The taming of electricity at the end of the nineteenth century added direct light to the artist's repertoire. The new medium, with its switchability, also offered the rhythmic power of music, which uses the contrast of silence (darkness) to create mystery, texture, and depth. It was put to use almost immediately in the creation of giant, kinetic, commercially financed light sculptures: the same advertising spectaculars we see in the landscape today. And they evoked the same awe.

"Pity the sky with nothing but stars!" rhapsodized a European visitor to Times Square at the beginning of the twentieth century. If only the displays' messages were written in Sanskrit or Chinese, he observed, nobody would doubt their pure artistry.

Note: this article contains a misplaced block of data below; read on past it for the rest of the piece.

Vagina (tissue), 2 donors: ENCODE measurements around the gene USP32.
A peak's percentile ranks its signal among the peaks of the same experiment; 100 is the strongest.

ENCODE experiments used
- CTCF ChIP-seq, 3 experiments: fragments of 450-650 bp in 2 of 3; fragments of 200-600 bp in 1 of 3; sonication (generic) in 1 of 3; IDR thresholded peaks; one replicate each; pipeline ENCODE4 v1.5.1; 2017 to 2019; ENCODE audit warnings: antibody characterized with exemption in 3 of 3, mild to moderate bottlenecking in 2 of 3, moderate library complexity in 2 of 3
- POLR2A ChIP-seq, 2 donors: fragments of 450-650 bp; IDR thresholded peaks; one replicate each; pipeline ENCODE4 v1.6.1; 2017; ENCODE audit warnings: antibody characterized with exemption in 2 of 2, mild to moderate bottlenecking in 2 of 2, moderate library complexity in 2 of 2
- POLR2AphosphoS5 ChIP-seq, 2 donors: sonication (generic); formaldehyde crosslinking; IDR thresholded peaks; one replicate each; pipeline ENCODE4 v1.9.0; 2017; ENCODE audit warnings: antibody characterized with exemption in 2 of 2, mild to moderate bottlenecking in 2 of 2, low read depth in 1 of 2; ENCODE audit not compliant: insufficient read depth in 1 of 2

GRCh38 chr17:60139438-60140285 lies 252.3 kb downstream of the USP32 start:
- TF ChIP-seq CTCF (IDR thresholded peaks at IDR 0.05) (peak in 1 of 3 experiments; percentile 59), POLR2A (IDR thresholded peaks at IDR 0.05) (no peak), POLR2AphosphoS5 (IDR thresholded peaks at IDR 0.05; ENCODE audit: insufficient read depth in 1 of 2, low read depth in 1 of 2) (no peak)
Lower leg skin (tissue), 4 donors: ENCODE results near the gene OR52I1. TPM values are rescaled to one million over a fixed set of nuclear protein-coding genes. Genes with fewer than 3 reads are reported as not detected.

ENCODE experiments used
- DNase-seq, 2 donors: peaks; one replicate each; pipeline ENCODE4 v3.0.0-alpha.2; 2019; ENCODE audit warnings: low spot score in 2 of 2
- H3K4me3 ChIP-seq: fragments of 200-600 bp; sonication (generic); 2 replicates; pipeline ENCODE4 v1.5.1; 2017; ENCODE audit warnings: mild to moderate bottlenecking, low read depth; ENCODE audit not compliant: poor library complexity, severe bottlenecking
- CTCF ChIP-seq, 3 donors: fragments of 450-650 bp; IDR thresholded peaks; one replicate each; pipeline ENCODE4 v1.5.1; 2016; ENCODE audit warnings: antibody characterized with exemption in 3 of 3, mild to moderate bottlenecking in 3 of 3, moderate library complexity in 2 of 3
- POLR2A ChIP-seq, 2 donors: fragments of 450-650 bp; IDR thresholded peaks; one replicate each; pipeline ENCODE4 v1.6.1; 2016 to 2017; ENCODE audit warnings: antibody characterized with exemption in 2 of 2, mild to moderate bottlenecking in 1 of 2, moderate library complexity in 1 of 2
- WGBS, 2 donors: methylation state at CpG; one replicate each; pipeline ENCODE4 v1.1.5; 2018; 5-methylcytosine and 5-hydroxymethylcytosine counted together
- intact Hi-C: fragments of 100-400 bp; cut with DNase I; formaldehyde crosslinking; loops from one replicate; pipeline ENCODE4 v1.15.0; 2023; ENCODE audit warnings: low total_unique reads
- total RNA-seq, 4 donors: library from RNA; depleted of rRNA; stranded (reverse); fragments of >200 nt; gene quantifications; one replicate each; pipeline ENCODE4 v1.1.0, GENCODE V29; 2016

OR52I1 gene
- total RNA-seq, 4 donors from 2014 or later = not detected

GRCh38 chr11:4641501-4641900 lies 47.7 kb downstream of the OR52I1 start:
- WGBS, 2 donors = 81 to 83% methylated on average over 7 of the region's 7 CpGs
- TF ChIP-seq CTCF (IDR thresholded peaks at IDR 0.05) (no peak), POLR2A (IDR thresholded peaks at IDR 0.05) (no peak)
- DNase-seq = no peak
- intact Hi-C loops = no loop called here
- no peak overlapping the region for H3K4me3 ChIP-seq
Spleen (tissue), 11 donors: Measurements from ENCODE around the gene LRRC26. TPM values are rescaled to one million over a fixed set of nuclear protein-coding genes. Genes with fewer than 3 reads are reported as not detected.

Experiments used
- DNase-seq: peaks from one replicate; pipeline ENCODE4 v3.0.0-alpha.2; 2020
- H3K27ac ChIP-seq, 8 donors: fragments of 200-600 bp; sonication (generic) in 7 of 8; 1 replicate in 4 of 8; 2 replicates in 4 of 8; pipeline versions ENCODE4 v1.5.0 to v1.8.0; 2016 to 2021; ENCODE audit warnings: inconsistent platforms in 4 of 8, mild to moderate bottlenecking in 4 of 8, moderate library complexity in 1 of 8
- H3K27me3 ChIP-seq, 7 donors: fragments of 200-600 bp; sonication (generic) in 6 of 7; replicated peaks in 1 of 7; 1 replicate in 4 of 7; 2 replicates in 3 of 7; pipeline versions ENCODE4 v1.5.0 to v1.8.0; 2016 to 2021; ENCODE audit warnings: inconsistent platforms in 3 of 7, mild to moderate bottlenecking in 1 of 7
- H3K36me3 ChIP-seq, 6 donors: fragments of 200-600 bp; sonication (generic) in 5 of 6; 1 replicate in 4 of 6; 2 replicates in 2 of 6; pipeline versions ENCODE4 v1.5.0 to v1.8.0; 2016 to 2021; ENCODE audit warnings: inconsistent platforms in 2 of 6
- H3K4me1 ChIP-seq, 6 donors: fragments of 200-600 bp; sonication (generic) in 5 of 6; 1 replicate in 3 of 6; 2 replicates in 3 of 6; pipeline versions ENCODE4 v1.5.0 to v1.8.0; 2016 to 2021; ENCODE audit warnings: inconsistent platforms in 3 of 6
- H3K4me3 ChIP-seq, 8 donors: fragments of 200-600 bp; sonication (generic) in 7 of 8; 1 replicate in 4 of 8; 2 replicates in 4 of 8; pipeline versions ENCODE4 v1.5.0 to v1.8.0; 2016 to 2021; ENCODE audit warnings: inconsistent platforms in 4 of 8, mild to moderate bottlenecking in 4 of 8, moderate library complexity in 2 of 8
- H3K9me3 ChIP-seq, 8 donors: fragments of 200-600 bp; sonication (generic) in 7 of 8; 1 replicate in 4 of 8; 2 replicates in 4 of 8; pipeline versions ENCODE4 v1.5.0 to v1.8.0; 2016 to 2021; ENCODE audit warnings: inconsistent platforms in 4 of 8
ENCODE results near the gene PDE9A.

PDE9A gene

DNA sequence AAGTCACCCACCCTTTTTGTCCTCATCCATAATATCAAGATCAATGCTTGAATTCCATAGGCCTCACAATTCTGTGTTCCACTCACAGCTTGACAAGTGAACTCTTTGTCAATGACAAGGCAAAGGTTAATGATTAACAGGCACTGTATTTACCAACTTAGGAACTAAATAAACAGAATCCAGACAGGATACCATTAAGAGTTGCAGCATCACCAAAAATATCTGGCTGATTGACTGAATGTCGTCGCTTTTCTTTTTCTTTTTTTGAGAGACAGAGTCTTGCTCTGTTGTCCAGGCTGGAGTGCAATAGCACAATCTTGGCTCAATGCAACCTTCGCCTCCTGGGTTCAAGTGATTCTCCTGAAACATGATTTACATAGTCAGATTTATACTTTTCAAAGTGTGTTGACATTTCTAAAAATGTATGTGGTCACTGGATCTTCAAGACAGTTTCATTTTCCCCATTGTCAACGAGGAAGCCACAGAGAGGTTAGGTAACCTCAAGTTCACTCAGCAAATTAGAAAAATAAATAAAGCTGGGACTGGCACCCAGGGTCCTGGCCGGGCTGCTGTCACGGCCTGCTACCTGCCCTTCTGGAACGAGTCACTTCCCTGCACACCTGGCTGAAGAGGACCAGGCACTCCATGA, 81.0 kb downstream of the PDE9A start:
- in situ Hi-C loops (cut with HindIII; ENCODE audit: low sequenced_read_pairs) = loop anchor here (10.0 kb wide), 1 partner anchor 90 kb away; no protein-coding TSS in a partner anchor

Like other works of art, a successful display is ultimately "completed" in the mind of the viewer. Its dynamic, like that of radio or poetry, is in the interplay between the content and rhythm of the medium and the heart and imagination of the audience.

We bring a lot of ourselves to the 1936 Wrigley's classic atop the Bond building, depicting a cheery little figure in a boat surrounded by placid, multicolored fish calmly cruising the deep, blowing gentle neon bubbles in rainbow hues. This sign, with its illusion of an immense aquarium, was orchestrated to create a soothing, swaying fish cadence and a sense of the rhythmic, chewy contentment you will feel, just like the carefree little fellow in the boat, if only you will try a delicious, refreshing stick of Wrigley's gum.